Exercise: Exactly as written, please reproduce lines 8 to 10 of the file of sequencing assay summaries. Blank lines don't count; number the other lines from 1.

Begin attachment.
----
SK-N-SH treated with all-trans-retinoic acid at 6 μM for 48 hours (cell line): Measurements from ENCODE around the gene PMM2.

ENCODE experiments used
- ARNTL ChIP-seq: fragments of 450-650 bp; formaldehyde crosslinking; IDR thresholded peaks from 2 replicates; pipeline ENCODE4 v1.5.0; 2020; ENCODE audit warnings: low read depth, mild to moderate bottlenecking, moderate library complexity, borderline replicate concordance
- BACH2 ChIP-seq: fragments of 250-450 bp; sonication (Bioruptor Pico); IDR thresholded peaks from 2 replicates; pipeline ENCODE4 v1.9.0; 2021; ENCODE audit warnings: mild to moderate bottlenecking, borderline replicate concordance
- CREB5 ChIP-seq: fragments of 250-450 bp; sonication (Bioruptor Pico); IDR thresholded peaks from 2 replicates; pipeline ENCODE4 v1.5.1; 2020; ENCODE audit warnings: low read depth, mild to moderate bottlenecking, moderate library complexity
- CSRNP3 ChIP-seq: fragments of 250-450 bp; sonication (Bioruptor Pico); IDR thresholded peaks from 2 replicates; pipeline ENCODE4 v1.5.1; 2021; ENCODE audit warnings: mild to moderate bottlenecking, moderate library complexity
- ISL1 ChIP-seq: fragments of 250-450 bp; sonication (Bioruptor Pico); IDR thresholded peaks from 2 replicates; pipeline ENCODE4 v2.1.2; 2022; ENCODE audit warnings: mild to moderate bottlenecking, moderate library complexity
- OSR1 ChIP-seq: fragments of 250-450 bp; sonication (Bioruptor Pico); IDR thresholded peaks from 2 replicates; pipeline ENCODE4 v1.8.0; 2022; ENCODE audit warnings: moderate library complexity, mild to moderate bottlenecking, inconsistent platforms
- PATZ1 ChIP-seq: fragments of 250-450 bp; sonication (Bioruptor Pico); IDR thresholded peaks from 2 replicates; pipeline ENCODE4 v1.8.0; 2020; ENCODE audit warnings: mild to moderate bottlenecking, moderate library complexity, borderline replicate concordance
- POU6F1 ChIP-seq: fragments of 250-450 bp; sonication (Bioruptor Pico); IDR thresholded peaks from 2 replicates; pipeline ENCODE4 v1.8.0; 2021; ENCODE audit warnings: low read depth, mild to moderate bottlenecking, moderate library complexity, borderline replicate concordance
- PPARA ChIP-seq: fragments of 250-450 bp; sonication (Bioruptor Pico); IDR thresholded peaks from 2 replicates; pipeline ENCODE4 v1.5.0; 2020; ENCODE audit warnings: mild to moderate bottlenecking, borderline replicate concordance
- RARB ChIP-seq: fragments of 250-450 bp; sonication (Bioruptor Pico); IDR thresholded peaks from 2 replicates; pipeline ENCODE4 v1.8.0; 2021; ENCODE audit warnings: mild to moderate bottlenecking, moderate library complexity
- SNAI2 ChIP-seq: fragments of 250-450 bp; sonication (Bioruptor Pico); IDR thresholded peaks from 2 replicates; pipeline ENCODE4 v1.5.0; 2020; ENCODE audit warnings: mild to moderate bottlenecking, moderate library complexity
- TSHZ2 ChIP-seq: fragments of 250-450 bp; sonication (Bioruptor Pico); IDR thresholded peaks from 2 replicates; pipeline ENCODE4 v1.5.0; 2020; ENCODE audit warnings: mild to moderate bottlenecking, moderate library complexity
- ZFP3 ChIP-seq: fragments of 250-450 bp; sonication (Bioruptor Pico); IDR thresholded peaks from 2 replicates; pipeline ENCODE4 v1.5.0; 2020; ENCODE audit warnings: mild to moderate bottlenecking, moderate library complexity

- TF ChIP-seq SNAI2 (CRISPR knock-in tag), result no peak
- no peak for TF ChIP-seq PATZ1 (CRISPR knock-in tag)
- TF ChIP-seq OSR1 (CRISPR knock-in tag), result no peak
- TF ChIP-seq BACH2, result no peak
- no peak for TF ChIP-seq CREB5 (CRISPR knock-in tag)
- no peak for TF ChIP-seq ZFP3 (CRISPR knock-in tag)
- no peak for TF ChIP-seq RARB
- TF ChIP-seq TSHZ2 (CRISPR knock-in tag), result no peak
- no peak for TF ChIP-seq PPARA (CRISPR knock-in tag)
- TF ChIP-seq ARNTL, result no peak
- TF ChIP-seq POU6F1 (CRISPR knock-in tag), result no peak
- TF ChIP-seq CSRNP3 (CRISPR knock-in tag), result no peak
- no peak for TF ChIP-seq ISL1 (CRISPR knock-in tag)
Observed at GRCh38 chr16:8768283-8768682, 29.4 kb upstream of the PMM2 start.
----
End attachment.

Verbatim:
- OSR1 ChIP-seq: fragments of 250-450 bp; sonication (Bioruptor Pico); IDR thresholded peaks from 2 replicates; pipeline ENCODE4 v1.8.0; 2022; ENCODE audit warnings: moderate library complexity, mild to moderate bottlenecking, inconsistent platforms
- PATZ1 ChIP-seq: fragments of 250-450 bp; sonication (Bioruptor Pico); IDR thresholded peaks from 2 replicates; pipeline ENCODE4 v1.8.0; 2020; ENCODE audit warnings: mild to moderate bottlenecking, moderate library complexity, borderline replicate concordance
- POU6F1 ChIP-seq: fragments of 250-450 bp; sonication (Bioruptor Pico); IDR thresholded peaks from 2 replicates; pipeline ENCODE4 v1.8.0; 2021; ENCODE audit warnings: low read depth, mild to moderate bottlenecking, moderate library complexity, borderline replicate concordance